Add the oil and onions to a large saucepan and fry until the onions have softened, add berbere, fry for a minute then add the carrots, green peppers, water, tomato sauce, salt and ground ginger. Bring to a simmer and cook for 10 minutes before adding the potatoes and tomatoes. Cover and cook for 10 minutes before adding the cabbage. Season to taste and cook until the vegetables are completely tender (about 25 minutes).
As I said this was unique and very good. Even Sage ate 2 bowls. We made it fun by eating on the floor Ethiopian style and we were going to do it without utensils too but I just couldn't. Too messy. Traditionally Ethiopian food is eaten without utensils. The injera is folded in quarters and used to scoop up your meal. The girls got quite a kick out of this. It was fun. We will definitely do it again. I also have leftover Berbere so I need to find some more recipes to use it in. I feel pretty fortunate to have a husband who is almost as adventuresome as I am when it comes to trying new foods.
Sunday, October 12, 2008
We are supposed to have 6 different varieties of chickens. I can't even remember what the different kinds are but it is so interesting to me the different colors they produce. One chicken produces a twin routinely (2 yolks and 2 whites). That is the big one shown here. Anyway, enough about eggs. Things have been really busy here lately. I can't seem to find the time to blog or even to return e-mails lately. Part of my problem is sleep deprivation and the constant headaches and migraines I have had lately. I don't know what Justus' problem is but he has been waking every hour or two every single night for the last month. Honestly I don't even know how I am sane. Or maybe I'm not. I know that sounds like an exaggeration when I say he is waking every hour or two but it honestly isn't. So anyway that is my excuse for anyone that cares. I had good intentions of writing every day, ha. Maybe every couple weeks at this rate.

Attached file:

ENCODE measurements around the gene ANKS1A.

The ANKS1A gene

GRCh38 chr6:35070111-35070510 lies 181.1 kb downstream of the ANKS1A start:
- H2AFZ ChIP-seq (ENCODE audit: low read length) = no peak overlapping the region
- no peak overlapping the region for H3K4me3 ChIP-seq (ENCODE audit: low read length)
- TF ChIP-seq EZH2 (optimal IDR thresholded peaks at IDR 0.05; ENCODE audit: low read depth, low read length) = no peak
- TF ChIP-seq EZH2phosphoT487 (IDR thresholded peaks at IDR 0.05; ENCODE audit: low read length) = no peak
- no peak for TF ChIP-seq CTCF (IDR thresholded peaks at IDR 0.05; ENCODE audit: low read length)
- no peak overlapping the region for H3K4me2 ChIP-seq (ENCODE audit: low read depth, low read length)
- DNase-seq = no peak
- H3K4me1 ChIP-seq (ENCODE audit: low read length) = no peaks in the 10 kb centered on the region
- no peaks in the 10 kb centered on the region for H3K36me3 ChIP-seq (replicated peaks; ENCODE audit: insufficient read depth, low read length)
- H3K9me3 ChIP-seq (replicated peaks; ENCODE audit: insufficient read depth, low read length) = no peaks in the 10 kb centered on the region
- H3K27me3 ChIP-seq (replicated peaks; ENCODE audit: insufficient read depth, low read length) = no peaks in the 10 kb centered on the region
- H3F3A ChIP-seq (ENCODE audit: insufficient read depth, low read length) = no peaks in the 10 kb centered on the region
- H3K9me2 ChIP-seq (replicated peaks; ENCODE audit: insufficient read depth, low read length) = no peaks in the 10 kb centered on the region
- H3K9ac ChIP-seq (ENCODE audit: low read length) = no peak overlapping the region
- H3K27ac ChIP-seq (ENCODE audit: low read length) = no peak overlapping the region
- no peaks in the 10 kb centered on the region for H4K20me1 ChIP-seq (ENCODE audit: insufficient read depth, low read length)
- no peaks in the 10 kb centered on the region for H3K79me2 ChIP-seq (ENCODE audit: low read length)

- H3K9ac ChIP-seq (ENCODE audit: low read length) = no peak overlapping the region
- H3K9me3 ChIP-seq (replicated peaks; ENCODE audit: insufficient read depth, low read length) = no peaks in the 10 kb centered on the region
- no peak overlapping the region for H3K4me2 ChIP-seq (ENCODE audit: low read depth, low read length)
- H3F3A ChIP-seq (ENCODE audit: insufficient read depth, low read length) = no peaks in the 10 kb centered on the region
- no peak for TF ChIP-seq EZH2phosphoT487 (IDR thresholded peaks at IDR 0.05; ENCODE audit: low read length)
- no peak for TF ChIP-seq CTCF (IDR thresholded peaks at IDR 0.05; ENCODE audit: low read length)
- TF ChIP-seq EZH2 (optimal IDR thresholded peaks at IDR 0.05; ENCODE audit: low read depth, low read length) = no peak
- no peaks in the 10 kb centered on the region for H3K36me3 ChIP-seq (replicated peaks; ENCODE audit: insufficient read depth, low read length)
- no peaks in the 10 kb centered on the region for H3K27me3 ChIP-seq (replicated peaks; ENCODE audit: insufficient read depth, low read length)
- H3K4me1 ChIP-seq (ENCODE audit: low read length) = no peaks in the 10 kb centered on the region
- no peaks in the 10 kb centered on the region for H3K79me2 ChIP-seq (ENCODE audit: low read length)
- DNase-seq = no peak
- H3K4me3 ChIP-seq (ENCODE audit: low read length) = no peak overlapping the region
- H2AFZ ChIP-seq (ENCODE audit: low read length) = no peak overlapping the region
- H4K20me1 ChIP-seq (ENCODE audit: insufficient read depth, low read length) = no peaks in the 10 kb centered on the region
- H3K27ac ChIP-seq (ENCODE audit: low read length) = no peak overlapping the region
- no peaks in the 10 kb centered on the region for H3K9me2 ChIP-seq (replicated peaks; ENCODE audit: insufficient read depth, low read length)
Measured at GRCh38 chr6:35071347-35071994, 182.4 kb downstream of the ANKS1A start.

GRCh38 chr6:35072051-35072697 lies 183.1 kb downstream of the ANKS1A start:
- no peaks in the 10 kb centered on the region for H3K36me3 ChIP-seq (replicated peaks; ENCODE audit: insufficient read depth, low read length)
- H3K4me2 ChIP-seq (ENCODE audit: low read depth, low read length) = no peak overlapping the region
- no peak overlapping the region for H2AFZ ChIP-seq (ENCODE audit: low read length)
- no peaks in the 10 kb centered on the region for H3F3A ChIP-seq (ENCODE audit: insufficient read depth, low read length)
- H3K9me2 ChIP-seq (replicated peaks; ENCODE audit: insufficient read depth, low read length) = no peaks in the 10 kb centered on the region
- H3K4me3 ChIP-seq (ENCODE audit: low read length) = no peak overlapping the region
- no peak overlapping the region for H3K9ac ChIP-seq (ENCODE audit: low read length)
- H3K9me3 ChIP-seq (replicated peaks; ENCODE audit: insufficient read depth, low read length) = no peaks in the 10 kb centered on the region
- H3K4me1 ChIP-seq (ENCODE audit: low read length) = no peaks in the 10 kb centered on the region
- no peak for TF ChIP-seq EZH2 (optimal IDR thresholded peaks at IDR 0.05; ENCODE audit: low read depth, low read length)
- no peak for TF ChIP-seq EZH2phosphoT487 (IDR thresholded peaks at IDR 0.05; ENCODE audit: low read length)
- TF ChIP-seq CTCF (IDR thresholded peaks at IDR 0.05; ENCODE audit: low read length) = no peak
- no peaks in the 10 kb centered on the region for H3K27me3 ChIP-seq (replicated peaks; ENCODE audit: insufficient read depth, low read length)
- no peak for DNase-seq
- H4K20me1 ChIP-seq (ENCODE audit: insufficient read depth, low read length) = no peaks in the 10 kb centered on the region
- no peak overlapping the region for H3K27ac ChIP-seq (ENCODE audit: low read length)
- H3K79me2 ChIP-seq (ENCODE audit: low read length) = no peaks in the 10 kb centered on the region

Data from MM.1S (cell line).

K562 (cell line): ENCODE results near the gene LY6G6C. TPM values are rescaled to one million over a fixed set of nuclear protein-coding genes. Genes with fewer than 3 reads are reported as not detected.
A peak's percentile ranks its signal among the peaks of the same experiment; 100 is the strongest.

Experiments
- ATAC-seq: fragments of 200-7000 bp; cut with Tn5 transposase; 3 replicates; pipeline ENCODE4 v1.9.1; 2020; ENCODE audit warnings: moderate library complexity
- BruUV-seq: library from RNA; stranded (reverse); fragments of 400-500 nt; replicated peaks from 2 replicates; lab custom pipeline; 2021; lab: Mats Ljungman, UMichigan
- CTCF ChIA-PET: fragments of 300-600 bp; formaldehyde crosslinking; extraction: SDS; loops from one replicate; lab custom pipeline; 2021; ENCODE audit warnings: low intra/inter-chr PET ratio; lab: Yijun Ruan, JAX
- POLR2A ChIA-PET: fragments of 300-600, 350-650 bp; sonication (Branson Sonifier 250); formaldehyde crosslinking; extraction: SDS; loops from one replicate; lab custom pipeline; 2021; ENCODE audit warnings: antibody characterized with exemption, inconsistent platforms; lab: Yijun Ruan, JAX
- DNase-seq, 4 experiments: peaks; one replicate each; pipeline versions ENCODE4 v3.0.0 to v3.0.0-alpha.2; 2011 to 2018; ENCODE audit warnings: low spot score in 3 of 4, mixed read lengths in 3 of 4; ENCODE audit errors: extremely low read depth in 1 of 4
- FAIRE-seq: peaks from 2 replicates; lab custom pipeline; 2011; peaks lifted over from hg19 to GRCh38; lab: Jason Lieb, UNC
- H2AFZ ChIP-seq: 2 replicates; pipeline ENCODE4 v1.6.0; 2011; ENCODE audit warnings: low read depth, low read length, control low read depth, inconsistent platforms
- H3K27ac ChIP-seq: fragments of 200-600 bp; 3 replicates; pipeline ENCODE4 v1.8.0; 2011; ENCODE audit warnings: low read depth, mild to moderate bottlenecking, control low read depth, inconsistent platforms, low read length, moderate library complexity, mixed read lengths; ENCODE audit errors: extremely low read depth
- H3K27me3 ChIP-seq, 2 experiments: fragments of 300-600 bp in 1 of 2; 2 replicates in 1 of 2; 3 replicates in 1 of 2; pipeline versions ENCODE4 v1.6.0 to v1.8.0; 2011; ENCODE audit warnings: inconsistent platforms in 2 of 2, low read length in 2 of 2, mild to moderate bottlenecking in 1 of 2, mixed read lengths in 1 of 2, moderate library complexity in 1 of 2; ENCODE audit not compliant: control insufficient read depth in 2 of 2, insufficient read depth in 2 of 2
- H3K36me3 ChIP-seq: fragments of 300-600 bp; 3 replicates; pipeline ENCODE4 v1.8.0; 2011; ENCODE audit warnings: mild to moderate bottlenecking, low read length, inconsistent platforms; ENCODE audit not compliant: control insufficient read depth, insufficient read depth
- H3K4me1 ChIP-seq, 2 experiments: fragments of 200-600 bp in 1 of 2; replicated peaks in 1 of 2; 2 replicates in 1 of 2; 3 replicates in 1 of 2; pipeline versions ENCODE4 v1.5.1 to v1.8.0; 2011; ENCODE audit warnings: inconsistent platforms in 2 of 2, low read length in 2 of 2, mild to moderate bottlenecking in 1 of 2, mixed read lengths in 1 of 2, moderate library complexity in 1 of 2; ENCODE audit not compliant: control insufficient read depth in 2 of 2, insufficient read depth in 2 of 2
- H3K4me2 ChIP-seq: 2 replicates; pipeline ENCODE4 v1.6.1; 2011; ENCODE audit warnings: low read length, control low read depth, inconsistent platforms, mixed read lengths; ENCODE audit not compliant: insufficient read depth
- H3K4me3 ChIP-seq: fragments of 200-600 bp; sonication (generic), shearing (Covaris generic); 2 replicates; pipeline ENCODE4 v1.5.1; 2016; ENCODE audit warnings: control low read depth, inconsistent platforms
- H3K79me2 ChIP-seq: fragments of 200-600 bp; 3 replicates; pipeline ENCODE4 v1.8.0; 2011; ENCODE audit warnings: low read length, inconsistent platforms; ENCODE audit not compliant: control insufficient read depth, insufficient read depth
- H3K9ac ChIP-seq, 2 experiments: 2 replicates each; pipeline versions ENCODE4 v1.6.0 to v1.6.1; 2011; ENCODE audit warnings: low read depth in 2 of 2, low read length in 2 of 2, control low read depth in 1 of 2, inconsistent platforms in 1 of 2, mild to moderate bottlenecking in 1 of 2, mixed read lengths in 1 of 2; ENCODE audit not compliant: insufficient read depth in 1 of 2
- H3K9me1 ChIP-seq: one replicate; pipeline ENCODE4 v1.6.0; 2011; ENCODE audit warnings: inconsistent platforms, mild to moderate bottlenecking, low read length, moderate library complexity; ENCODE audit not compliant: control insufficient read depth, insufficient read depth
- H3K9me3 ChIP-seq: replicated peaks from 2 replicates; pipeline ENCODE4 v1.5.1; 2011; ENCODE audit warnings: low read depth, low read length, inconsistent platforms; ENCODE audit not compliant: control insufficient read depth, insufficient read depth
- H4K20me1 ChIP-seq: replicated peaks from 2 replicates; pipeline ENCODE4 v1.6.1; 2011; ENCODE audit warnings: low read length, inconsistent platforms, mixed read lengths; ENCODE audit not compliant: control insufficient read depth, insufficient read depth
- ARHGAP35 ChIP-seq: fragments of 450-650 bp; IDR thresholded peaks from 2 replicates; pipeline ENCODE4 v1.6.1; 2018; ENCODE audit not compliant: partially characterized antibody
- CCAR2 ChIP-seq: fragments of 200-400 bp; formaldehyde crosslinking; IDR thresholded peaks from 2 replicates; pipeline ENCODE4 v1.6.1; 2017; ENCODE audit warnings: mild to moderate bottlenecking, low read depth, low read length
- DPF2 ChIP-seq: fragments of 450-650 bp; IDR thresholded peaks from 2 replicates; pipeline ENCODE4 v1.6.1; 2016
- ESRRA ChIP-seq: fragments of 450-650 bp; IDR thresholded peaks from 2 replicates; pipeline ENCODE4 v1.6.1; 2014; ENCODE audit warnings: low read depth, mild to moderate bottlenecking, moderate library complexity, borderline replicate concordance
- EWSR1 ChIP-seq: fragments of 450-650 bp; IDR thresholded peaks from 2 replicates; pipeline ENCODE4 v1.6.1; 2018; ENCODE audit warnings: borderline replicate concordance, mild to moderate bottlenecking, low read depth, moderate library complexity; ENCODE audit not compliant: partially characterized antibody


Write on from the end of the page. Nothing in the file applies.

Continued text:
The weather here is gorgeous. No bashing the desert today. This is the best time of year. We are spending lots of time outside and it feels great. What doesn't feel so great is the realization of just how out of shape I am. I may not be obese but I feel like I may as well be. I took all 3 kids out for a walk today. Sage and Rori were in the double stroller and I carried Justus in my Ergo carrier. I was smart enough not to go too far. I forgot the cell phone (and my gun) so I didn't dare get myself in a position where I needed to call 911 due to exhaustion. About half way home which was all up hill I convinced the girls that it would be way more fun to walk the rest of the way home. When they got out of the stroller I promptly put Justus in. What a relief.